Some Carolina Strongback melons still in the field. These things remind me of the Cucurbita ficifolia fruit. The plants are prolific and the fruit would probably keep forever if kept indoors. I have enough seed to last for a long, long time. The interior of the fruit are mostly seeds. The flesh is a yellow orange color and is not sweet. The seeds are reddish in color.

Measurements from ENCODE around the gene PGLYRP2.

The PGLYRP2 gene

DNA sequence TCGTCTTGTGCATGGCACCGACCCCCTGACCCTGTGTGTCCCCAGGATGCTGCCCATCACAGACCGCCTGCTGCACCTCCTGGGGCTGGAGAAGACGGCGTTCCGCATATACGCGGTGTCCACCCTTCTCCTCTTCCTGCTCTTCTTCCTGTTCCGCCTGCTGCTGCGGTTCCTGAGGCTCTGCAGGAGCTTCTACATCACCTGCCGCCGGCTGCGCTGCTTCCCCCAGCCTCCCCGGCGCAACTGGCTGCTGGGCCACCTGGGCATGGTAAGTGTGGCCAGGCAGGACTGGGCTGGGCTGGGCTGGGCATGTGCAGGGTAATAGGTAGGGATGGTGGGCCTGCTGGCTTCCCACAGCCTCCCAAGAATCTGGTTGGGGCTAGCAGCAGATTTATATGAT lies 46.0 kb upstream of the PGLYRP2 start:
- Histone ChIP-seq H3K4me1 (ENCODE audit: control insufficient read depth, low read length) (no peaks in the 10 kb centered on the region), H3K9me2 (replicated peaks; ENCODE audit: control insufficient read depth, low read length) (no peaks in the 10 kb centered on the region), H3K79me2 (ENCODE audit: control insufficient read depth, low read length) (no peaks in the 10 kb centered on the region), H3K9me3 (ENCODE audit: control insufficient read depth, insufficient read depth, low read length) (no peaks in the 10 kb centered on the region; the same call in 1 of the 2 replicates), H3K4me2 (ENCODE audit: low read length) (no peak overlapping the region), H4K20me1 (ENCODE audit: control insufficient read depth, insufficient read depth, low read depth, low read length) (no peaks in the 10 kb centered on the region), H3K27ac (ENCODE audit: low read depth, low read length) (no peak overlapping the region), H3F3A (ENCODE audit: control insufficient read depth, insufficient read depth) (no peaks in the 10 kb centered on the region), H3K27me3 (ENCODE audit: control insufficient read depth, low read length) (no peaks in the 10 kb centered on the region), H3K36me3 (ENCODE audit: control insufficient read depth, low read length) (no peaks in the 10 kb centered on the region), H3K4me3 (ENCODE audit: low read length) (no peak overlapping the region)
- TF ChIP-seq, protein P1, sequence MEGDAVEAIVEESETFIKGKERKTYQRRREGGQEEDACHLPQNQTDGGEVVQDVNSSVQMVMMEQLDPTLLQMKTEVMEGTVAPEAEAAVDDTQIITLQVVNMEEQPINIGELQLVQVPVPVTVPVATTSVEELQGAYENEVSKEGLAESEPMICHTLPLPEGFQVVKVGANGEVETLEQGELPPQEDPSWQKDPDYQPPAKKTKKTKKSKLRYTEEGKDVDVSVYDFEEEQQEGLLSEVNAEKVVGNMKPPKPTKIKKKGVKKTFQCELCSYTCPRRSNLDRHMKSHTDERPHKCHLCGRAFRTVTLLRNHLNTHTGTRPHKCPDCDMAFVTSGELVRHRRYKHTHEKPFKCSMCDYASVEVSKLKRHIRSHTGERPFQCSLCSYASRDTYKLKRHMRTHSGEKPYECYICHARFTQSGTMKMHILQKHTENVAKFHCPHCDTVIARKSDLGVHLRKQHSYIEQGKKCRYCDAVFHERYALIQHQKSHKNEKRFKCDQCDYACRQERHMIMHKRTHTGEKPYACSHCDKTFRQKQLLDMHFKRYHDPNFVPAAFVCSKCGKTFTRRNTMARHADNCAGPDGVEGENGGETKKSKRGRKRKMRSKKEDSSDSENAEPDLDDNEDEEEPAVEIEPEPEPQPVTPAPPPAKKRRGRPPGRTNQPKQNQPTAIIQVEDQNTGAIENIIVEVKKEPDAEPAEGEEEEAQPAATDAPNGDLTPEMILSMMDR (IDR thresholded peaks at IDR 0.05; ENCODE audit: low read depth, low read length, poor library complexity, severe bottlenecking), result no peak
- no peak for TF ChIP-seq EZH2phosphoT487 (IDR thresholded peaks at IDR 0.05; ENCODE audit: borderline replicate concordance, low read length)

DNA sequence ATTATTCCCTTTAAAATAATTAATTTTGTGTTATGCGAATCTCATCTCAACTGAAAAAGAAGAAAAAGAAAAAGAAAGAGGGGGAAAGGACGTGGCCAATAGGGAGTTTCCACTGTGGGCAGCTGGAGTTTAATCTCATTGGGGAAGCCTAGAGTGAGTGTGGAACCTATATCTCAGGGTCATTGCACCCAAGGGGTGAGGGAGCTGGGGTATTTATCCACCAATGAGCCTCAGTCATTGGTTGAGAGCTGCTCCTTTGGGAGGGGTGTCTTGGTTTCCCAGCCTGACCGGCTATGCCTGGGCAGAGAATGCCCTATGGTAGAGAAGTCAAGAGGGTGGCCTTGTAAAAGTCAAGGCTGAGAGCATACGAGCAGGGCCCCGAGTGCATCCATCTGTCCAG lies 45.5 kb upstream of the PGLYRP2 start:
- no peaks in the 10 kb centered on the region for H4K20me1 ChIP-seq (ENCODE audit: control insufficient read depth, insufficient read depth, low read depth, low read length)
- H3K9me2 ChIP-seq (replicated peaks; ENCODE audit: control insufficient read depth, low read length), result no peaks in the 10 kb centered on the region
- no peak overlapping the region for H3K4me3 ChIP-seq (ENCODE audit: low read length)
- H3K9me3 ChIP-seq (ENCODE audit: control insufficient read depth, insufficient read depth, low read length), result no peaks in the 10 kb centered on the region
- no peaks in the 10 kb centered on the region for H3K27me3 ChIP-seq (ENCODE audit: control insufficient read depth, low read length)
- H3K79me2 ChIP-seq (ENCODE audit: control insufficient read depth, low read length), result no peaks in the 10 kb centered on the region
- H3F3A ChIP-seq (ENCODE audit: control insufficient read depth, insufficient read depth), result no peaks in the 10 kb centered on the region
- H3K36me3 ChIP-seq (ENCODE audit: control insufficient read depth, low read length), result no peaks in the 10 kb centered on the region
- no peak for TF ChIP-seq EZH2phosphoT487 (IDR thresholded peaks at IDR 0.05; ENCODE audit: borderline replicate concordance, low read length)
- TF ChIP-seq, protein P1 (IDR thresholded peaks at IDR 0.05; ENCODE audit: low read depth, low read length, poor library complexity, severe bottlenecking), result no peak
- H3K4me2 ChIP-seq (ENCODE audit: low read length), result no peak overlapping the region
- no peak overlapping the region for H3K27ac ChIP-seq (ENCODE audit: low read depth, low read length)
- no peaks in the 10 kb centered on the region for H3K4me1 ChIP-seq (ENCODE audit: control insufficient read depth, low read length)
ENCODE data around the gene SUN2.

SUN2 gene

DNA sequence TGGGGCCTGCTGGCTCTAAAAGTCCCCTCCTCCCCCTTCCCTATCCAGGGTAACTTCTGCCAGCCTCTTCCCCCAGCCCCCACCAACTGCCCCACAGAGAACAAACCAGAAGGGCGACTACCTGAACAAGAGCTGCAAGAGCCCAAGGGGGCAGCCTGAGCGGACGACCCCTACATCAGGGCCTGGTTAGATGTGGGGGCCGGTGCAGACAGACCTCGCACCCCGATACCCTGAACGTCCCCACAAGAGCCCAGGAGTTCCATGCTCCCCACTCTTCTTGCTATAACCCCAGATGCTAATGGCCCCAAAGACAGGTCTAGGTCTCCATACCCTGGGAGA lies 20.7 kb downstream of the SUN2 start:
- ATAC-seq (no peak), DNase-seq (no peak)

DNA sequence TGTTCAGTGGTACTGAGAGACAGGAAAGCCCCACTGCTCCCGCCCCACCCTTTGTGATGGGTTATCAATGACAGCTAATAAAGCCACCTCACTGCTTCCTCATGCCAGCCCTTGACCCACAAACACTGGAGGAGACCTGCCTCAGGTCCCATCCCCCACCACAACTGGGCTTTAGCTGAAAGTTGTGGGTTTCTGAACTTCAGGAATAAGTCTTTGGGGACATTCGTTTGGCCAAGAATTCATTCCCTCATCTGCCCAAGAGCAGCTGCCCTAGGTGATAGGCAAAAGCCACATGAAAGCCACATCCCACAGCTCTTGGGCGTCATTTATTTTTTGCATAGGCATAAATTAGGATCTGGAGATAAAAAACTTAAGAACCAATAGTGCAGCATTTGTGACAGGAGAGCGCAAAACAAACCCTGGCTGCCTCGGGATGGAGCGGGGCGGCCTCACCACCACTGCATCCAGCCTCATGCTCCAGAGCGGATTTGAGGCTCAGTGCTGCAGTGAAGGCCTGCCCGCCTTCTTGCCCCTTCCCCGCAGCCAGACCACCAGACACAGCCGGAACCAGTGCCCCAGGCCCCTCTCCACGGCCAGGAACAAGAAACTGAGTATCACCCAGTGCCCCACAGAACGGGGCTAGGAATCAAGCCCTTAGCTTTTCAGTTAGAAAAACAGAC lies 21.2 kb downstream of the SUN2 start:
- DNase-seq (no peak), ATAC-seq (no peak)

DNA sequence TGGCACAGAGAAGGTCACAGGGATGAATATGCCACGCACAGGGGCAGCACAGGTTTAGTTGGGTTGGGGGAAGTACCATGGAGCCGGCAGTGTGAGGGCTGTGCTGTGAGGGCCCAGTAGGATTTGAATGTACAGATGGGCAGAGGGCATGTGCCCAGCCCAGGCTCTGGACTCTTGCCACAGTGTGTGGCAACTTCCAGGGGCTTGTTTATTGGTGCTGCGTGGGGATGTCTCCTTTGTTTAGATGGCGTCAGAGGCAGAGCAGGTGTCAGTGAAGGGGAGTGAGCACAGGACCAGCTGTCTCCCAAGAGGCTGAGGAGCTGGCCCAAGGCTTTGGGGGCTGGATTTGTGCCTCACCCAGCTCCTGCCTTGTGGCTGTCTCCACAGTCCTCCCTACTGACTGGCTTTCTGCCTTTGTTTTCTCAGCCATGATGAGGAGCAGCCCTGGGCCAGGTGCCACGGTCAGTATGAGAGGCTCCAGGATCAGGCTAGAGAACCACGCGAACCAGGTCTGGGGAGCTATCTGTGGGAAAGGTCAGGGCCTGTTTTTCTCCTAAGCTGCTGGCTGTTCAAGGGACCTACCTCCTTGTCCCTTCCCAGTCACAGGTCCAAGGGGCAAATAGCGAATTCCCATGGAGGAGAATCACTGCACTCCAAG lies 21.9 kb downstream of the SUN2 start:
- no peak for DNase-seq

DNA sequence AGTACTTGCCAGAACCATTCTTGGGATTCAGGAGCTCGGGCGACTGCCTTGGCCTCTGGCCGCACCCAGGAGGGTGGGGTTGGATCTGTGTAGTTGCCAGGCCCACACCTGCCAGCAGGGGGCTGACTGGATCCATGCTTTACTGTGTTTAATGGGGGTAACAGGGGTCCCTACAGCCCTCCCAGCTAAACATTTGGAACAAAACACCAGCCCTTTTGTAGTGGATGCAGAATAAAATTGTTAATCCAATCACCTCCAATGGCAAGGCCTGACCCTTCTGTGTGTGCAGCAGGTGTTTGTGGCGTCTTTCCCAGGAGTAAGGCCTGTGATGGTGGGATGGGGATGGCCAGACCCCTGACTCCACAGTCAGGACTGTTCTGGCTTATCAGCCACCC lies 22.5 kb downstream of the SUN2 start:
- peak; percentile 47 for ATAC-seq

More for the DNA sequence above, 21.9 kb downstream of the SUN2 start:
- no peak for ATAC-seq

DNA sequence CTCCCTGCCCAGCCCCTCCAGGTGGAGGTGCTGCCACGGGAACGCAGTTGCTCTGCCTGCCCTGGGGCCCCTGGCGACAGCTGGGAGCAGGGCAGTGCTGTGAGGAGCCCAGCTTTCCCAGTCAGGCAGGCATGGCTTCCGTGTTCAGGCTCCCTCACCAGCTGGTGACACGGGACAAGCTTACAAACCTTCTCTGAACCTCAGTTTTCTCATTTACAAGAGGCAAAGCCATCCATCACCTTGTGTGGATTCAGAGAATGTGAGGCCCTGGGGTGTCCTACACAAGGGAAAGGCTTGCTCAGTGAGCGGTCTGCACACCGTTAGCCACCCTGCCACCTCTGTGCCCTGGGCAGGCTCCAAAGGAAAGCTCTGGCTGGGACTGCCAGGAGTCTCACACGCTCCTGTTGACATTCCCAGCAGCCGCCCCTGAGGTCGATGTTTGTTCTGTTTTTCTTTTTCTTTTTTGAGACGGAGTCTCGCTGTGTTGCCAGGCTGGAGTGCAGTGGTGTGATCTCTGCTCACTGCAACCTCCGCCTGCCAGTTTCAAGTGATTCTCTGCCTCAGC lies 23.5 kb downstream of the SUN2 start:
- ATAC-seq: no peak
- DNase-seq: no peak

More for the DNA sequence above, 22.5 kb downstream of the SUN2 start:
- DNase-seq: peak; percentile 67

The 'Harvest Moon' melons that were grafted onto the Strongback were very vigorous and yielded super heavily. The Strongback seems to be a slower starter than the squash rootstock and perhaps a little slower than the bushel gourd too. The leaves look very similar to a watermelon's but when grown right next to a watermelon you can tell the difference. It is not a big difference though. I am not sure if I will use this rootstock again next year or not. The grafting is a little trickier in my opinion because the seedlings are so small. It is like grafting a watermelon onto a watermelon. I am surprised that the Strongback still had stump blow ups for many growers. Perhaps it is not the dissimilarity in vigor between rootstock and scion that causes the problem but more about the way we are growing the grafted plants. If many fruit are allowed to grow on a plant I have not seen a huge issue with stumps. No matter what they are grafted too. Limit it to one massive quickly growing fruit and the stumps are very likely to blow apart, regardless of rootstock used.